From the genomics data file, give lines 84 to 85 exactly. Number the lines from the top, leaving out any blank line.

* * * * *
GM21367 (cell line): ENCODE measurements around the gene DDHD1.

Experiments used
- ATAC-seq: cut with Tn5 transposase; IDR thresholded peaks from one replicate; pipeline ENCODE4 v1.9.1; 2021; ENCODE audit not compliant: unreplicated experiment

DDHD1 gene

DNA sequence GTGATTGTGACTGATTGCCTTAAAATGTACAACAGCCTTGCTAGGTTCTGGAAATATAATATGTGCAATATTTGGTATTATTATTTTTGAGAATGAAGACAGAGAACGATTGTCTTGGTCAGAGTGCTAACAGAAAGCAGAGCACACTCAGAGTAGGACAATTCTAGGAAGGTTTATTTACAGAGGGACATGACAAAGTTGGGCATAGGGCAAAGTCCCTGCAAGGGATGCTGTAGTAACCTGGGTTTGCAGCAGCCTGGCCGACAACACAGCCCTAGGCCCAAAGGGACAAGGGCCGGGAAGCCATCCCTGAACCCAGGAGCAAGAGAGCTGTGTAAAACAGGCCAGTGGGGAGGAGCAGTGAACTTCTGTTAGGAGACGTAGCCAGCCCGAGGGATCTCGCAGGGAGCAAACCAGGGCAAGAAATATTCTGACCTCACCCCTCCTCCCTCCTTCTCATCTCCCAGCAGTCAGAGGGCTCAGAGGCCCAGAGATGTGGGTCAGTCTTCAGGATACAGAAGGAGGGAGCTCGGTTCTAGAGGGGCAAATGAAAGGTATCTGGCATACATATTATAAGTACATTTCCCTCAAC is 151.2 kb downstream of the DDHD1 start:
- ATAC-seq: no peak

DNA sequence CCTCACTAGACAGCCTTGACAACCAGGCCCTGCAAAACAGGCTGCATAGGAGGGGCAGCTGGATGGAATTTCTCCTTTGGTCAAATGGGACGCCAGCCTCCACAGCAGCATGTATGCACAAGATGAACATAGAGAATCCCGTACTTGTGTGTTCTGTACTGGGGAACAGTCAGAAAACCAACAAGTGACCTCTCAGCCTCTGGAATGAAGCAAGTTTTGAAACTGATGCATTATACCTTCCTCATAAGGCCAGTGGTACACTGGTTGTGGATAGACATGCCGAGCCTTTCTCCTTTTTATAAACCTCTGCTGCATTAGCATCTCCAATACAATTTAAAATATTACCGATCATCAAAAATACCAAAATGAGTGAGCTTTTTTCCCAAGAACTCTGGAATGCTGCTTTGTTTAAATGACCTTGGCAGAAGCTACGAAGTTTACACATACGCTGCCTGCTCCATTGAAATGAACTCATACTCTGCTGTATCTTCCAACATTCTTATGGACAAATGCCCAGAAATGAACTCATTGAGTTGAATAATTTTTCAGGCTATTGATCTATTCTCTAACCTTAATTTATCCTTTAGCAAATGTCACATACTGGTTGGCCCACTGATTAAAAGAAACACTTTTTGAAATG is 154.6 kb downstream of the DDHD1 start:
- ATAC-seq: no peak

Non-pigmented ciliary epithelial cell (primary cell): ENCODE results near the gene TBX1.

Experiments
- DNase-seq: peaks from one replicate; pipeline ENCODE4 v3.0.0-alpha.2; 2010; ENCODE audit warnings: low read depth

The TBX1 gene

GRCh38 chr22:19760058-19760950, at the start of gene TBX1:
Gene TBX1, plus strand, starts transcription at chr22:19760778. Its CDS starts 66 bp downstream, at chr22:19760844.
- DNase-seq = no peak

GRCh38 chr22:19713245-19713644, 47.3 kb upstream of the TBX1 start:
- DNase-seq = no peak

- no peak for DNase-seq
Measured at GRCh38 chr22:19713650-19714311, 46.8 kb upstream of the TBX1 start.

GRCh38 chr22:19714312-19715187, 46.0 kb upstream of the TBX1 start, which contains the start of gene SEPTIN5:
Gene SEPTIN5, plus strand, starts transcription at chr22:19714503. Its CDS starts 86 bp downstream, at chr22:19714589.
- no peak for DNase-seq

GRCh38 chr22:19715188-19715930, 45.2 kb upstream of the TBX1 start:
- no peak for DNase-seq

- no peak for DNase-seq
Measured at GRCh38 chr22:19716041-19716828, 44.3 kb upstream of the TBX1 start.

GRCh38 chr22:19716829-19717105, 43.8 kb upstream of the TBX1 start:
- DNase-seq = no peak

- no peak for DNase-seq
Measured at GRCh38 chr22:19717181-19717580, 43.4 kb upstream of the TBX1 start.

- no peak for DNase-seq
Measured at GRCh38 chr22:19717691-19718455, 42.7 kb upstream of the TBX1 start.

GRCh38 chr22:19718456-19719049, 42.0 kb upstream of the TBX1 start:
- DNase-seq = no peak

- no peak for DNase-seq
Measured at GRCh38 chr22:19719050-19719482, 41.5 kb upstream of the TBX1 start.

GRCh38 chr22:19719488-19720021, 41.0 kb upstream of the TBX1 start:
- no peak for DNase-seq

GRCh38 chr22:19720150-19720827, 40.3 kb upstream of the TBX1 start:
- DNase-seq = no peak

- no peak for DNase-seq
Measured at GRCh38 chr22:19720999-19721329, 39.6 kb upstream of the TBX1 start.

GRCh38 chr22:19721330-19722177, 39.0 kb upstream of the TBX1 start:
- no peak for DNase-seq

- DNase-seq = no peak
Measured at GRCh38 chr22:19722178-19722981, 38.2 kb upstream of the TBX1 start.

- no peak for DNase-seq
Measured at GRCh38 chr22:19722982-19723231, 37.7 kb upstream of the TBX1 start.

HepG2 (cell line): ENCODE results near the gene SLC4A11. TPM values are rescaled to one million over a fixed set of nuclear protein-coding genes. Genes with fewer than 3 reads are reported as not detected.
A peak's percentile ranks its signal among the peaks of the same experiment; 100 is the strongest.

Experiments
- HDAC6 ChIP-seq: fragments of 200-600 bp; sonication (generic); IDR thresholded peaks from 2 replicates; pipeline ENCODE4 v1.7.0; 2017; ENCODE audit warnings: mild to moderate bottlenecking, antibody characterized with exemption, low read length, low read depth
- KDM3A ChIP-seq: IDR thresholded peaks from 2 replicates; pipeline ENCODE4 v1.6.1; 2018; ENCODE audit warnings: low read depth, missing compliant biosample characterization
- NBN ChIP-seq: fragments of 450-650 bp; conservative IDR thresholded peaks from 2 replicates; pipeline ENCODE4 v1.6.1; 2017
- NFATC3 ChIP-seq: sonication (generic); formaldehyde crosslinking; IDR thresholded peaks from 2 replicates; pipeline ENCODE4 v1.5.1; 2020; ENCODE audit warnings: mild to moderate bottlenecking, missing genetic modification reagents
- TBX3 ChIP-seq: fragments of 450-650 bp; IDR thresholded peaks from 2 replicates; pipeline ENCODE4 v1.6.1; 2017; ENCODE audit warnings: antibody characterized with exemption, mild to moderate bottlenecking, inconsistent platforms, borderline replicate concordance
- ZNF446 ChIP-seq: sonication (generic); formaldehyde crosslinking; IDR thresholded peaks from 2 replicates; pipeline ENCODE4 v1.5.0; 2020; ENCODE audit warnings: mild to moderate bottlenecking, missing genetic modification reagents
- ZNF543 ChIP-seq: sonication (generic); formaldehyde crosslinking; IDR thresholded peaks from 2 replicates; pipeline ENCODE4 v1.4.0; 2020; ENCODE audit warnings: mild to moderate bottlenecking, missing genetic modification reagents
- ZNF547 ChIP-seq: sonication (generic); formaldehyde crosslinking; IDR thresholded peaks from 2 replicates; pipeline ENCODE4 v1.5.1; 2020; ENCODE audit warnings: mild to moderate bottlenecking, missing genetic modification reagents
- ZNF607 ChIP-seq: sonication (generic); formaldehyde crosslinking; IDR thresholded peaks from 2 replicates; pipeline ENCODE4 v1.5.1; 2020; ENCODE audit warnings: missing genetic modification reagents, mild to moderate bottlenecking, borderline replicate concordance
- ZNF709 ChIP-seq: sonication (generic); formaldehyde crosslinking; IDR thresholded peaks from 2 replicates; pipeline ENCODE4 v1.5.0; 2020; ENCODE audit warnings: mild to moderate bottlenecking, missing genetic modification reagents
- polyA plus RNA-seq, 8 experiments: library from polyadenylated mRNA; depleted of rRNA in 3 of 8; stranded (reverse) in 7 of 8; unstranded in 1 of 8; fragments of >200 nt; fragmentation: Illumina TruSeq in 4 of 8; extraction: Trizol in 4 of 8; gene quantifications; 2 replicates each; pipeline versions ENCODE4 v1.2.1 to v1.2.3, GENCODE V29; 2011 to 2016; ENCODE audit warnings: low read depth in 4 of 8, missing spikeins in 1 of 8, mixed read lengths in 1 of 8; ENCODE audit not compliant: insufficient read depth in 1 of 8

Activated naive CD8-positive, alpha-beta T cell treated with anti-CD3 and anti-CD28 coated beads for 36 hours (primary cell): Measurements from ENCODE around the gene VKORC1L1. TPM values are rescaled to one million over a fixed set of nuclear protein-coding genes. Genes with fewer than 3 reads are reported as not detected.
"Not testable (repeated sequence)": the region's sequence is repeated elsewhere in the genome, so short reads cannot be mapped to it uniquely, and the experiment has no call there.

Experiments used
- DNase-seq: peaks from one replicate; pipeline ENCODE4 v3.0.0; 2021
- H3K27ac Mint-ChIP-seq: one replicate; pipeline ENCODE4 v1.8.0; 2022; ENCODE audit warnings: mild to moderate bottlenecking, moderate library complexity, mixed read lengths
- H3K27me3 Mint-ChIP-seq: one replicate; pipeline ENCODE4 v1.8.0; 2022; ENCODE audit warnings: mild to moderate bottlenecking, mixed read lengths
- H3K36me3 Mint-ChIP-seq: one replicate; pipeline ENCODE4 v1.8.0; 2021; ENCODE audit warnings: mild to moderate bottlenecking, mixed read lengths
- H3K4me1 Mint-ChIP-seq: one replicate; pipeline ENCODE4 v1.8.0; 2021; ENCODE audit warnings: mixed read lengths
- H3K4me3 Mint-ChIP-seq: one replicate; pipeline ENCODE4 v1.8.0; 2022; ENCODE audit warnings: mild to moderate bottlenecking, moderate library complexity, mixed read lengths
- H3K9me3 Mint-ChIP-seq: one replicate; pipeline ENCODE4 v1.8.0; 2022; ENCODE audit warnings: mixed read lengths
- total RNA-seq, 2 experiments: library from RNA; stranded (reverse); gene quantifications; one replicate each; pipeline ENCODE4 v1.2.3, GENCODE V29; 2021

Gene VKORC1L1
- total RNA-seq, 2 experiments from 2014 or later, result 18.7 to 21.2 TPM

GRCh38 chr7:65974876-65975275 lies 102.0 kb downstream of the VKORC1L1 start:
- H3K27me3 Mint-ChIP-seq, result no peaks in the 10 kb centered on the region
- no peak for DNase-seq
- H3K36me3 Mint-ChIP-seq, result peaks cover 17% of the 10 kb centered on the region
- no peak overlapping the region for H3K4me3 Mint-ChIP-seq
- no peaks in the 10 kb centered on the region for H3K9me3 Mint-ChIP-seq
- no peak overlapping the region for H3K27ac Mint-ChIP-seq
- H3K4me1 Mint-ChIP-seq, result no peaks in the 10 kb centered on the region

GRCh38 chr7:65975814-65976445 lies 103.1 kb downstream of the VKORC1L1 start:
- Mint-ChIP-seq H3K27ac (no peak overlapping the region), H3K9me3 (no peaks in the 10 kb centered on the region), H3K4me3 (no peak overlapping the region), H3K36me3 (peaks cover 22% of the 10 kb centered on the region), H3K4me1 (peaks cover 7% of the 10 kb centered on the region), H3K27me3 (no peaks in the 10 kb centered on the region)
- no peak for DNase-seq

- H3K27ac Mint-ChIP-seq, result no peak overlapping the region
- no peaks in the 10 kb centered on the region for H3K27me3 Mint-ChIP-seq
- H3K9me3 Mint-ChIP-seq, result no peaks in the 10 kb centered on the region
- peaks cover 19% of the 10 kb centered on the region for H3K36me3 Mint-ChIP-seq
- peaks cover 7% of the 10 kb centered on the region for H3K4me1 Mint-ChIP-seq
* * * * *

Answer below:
GRCh38 chr7:65975814-65976445 lies 103.1 kb downstream of the VKORC1L1 start:
- Mint-ChIP-seq H3K27ac (no peak overlapping the region), H3K9me3 (no peaks in the 10 kb centered on the region), H3K4me3 (no peak overlapping the region), H3K36me3 (peaks cover 22% of the 10 kb centered on the region), H3K4me1 (peaks cover 7% of the 10 kb centered on the region), H3K27me3 (no peaks in the 10 kb centered on the region)